“Bishop Guigues continued to honor the Reverend Father Duhamel, arid in many ways gave him unmistakable marks of his confidence in his virtues and intelligence. In the month of October 1873, he accompanied Bishop Guigues, as theologian, to the reunion of Bishops at Quebec, where his remarkable talents and acquirements were generally acknowledged.
“Bishop Duhamel is of a middle stature, slightly dark complexioned, with black penetrating eyes, and animated features, his lofty forehead denoting the thinker and philosopher. He is affable and generous, when necessary, circumspect, full of tact and energy. Determination and perseverance are his characteristics, and once he undertakes anything, it must go through. He speaks with ease and fluency, and while his sermons denote deep thought, they are not wanting in graceful form and style. His store of knowledge is of the purest and most substantial kind. He speaks the French and English languages with great facility, an important qualification it will be admitted. It is admitted on all sides, that he is among the most distinguished clergymen of the diocese, and it is felt that his appointment will be a satisfactory and beneficial one.”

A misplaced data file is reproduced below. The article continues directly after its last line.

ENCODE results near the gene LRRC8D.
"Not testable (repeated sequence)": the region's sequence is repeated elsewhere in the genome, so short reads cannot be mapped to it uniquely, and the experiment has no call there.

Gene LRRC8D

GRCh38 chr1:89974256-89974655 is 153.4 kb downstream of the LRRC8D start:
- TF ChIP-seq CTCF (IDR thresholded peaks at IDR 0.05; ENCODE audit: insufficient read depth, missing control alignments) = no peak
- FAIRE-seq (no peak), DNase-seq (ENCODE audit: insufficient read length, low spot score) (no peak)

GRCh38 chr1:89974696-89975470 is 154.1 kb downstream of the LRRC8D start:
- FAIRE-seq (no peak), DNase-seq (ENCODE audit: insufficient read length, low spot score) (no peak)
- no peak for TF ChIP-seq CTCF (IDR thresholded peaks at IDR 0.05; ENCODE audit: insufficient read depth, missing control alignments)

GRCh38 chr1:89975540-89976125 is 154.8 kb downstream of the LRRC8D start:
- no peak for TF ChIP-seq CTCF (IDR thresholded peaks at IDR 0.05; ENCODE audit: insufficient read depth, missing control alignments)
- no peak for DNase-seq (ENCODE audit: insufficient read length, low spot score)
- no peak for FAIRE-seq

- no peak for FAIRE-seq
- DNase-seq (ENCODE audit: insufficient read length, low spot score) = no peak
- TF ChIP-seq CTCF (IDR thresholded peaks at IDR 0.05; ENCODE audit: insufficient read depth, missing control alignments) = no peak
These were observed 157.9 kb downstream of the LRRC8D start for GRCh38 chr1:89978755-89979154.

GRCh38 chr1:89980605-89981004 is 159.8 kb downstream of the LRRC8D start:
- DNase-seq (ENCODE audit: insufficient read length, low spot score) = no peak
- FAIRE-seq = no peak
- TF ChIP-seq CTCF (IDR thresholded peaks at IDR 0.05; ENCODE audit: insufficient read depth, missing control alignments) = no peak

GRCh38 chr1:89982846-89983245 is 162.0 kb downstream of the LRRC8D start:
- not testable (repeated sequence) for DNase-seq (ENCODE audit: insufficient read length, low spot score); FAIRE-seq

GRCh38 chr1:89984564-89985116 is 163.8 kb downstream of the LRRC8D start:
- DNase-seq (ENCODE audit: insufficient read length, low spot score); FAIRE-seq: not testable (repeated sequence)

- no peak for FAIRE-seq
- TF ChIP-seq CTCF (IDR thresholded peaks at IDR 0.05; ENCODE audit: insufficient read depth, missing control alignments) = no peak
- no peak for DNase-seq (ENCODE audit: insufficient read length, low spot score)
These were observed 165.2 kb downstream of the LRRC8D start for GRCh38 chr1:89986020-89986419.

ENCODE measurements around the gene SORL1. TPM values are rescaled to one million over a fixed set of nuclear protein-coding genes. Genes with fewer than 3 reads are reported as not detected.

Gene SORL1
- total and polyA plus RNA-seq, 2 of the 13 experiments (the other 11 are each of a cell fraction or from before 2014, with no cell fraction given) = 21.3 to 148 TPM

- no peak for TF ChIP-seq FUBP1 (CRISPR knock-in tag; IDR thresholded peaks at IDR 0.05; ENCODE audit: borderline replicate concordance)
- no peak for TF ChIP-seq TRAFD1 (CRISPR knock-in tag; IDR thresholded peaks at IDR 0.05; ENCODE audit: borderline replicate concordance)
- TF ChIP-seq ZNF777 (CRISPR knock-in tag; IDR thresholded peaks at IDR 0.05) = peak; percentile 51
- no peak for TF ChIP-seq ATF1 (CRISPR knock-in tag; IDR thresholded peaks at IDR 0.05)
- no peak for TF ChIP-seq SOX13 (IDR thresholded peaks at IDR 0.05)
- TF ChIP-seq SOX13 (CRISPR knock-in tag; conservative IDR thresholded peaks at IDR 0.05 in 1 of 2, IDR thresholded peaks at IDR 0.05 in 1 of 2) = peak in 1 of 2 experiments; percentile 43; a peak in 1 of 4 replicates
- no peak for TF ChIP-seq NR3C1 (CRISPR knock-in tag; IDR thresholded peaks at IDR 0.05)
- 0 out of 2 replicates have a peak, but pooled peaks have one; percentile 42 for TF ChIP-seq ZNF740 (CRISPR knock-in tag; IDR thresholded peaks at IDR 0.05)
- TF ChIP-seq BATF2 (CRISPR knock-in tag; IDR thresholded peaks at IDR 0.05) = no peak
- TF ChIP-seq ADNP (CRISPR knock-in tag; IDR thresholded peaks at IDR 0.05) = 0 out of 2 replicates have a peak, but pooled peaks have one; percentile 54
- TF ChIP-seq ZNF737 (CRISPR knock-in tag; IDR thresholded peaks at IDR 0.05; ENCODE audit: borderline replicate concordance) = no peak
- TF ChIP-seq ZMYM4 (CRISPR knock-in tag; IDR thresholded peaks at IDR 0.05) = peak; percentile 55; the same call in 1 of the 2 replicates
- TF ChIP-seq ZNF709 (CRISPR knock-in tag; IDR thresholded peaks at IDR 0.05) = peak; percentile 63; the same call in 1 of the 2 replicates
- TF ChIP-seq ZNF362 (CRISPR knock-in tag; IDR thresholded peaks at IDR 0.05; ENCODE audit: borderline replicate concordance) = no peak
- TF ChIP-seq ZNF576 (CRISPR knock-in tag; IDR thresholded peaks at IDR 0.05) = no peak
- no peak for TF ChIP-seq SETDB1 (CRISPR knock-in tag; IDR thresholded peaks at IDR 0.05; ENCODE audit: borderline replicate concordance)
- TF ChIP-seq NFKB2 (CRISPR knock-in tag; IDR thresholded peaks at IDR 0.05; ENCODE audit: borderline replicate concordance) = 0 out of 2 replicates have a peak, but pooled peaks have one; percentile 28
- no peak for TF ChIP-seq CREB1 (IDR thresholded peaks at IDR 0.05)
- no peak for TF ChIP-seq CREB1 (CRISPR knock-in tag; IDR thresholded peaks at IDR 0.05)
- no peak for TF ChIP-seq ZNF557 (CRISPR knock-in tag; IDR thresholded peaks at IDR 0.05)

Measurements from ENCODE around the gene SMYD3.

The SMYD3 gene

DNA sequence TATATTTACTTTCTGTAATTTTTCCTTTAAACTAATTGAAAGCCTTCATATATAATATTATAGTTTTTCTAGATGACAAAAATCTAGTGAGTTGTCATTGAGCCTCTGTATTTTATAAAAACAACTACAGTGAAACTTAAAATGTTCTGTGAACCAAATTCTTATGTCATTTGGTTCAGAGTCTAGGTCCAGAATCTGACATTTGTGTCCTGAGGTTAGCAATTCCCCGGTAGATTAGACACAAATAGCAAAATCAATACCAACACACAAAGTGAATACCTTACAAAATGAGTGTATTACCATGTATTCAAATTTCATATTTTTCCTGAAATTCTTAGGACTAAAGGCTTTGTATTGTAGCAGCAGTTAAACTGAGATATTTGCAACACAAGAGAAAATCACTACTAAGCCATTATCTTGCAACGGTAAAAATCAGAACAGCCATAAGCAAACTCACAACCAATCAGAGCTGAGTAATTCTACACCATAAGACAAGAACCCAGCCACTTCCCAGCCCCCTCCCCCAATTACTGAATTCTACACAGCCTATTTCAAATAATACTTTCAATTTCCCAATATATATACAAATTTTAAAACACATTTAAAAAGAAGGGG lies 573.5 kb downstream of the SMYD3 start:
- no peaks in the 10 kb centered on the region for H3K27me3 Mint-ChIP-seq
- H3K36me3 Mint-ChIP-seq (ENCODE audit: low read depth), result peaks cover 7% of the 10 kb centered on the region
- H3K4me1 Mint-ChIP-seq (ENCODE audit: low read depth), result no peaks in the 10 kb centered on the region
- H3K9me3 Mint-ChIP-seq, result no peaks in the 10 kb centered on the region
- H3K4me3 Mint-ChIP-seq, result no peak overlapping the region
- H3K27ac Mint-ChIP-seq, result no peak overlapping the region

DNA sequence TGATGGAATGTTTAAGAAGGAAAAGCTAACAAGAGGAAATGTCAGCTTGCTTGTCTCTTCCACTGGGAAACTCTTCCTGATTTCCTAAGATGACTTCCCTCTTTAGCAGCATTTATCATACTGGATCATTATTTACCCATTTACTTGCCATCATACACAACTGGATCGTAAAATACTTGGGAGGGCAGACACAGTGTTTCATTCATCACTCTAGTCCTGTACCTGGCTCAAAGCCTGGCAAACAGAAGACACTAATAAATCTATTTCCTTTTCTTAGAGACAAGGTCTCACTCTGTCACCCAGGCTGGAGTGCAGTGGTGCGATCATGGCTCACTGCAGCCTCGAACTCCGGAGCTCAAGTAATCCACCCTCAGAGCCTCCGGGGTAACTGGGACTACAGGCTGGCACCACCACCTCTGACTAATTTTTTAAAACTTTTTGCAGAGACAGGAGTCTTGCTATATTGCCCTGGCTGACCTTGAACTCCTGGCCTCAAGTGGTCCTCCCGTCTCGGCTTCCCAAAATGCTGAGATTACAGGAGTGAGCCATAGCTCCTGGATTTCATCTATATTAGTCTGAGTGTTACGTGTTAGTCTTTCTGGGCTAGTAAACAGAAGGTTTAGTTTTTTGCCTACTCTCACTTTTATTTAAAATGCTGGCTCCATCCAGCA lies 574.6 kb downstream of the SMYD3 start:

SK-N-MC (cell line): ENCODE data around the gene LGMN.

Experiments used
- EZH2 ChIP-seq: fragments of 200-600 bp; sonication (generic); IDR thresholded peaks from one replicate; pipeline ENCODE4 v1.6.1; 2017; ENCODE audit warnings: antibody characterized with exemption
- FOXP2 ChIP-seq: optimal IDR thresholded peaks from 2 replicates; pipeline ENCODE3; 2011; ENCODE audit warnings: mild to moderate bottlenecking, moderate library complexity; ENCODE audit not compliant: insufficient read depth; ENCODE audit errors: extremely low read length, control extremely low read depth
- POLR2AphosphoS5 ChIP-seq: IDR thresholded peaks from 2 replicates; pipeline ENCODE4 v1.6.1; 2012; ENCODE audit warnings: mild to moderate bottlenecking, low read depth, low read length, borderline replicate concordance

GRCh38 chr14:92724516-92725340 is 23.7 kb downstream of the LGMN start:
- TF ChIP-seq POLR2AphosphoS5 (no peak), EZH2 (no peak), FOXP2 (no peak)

Since his consecration, Bishop Duhamel has taken a great interest in the cause of education, giving every encouragement to the Catholic educational establishments of the city of Ottawa, and the diocese at large. He has stimulated on several occasions, in his pastoral letters, the zeal of both the clergy and the parents for the secular and religious education of youth. In 1875 he wrote; “The future of the country and of religion; depends entirely, it may be said, on the good or bad education which youth shall receive. Parents are strictly bound to give their children a truly Catholic education. This obligation is founded on the law of God. We do not hesitate to add, very beloved brethren, that parents are obliged to fully comply with this duty, to establish, encourage and support Catholic schools, and to have their children attend them.” (Tenth pastoral letter). In September 1878, he thus wrote to the clergy of the diocese: “Another scholastical year has just commenced. Numerous pupils are rapidly filling the houses of higher education and elementary schools. Everywhere those who are devoted to the instruction of youth rival one another in zeal and ardor to insure the success of the great work that occupies them. These efforts should, undoubtedly, be seconded by the pastors of souls, since it is their duty to continue the mission instituted by our Divine Master, when he said: Go, teach all nations. You will then judge it right, beloved cooperators, if I invite you to give this year again, and always, your whole attention and most constant care to the cause of education. Remind parents of the strict obligation for each one to instruct his children, or have them instructed, according to his condition and the means Providence has given him. Frequently visit the schools of your parish.” Bishop Duhamel has obtained the title, honors and privileges of Doctor of Divinity, for the Rev. J. H. Tabaret, superior of the college of Ottawa for upwards of a quarter of a century, as a just reward of his great work in the cause of education, and as an encouragement to the professors of that college. To give further encouragement to education, Bishop Duhamel has presented to the college of Ottawa, to the Literary Institute of the Grey Nuns, and to the educational establishment of the Sisters of the Congregation de Notre Dame, silver medals to be awarded, to merit. Considering the great impulse given to the cause of education in our days all over the world, and the need in which the Catholic youth, especially, stands of a deep, solid, and extensive knowledge in all branches, and, foreseeing that this will even be more the case in the future, Bishop Duhamel spares no trouble nor expenditure in providing for them all possible means of attaining this great and most desirable object. And, as philosophy is the fountain head, and the safe guide of all arts and sciences, by his fostering care, the system of teaching in this important branch, has been considerably improved, as it may be seen by the present high standing of the philosophy class in the University of Ottawa, directed by the Oblate Fathers. One of the first acts of Bishop Duhamel was to order that no young man should be admitted to begin his ecclesiastical studies before he had followed a regular collegiate classical course, including two years of philosophy, and, then, that, before he could be ordained priest, he should during four years three years only were previously required study dogmatical and moral theology, holy scriptures, canon law, and ecclesiastical history.